Malcolm Aranha, Alok Porwal, Manikandan Sundaralingam, Ignacio González-Álvarez, Amber Markan, and Karunakar Rao
Solid Earth, 13, 497–518,Short summary
Rare earth elements (REEs) are considered critical mineral resources for future industrial growth due to their short supply and rising demand. This study applied an artificial-intelligence-based technique to target potential REE-deposit hosting areas in western Rajasthan, India. Uncertainties associated with the prospective targets were also estimated to aid decision-making. The presented workflow can be applied to similar regions elsewhere to locate potential zones of REE mineralisation.
Erica D. Erlanger, Maria Giuditta Fellin, and Sean D. Willett
Solid Earth, 13, 347–365,Short summary
We present an erosion rate analysis on dated rock and sediment from the Northern Apennine Mountains, Italy, which provides new insights on the pattern of erosion rates through space and time. This analysis shows decreasing erosion through time on the Ligurian side but increasing erosion through time on the Adriatic side. We suggest that the pattern of erosion rates is consistent with the present asymmetric topography in the Northern Apennines, which has likely existed for several million years.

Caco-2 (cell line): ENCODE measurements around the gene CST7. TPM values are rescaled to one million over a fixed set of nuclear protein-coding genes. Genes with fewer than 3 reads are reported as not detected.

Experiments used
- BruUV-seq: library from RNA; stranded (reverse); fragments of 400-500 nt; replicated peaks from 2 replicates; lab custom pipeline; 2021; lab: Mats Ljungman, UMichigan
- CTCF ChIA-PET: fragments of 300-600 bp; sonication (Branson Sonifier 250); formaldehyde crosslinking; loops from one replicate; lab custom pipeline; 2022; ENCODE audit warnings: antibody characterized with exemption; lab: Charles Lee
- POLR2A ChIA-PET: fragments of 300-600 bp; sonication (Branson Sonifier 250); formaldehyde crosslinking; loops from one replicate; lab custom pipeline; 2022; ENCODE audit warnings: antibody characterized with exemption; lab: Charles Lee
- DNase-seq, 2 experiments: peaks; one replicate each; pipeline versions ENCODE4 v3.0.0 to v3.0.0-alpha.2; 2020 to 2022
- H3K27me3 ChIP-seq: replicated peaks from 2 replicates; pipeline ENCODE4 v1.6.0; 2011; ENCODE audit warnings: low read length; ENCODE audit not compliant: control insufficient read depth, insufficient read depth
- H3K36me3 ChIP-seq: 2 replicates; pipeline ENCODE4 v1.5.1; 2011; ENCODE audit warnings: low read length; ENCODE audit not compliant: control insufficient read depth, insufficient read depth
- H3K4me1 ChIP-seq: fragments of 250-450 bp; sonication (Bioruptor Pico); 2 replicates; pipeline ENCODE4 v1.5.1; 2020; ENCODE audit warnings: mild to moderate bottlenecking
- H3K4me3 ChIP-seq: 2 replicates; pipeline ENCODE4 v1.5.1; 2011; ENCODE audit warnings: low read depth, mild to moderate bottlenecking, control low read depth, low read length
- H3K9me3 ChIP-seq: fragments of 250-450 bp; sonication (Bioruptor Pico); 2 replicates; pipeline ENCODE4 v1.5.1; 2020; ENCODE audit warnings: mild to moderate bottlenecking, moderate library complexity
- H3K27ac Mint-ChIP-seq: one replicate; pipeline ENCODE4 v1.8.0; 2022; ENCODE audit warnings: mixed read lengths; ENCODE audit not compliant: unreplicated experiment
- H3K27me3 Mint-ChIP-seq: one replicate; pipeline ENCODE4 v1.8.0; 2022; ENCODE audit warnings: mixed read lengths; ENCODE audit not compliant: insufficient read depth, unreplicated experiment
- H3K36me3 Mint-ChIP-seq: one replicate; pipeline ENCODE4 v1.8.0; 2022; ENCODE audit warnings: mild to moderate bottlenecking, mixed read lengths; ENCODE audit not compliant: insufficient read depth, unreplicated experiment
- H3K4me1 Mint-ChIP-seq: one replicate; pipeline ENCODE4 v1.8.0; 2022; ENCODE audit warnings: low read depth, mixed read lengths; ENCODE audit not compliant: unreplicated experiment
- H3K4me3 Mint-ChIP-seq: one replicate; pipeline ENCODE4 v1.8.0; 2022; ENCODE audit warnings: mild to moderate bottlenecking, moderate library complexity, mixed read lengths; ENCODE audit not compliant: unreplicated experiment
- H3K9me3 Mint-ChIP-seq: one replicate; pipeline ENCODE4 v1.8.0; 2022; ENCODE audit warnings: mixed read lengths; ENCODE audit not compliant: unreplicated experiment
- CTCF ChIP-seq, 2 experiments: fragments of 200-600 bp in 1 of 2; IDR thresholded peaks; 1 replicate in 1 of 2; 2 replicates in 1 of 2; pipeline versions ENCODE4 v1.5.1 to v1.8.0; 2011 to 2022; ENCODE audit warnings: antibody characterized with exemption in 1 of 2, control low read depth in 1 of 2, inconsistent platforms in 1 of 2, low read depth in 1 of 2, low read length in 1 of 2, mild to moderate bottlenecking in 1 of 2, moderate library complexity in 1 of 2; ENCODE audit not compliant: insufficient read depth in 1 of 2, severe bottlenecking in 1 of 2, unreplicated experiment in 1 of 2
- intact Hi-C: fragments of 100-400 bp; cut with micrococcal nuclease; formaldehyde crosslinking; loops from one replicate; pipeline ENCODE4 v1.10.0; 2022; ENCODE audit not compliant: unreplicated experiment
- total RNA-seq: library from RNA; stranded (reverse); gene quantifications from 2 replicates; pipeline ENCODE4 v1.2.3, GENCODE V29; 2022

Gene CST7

Daniele Cirillo, Cristina Totaro, Giusy Lavecchia, Barbara Orecchio, Rita de Nardis, Debora Presti, Federica Ferrarini, Simone Bello, and Francesco Brozzetti
Solid Earth, 13, 205–228,Short summary
The Pollino region is a highly seismic area of Italy. Increasing the geological knowledge on areas like this contributes to reducing risk and saving lives. We reconstruct the 3D model of the faults which generated the 2010–2014 seismicity integrating geological and seismological data. Appropriate relationships based on the dimensions of the activated faults suggest that they did not fully discharge their seismic potential and could release further significant earthquakes in the near future.
Steven Whitmeyer, Lynn Fichter, Anita Marshall, and Hannah Liddle
Solid Earth, 12, 2803–2820,Short summary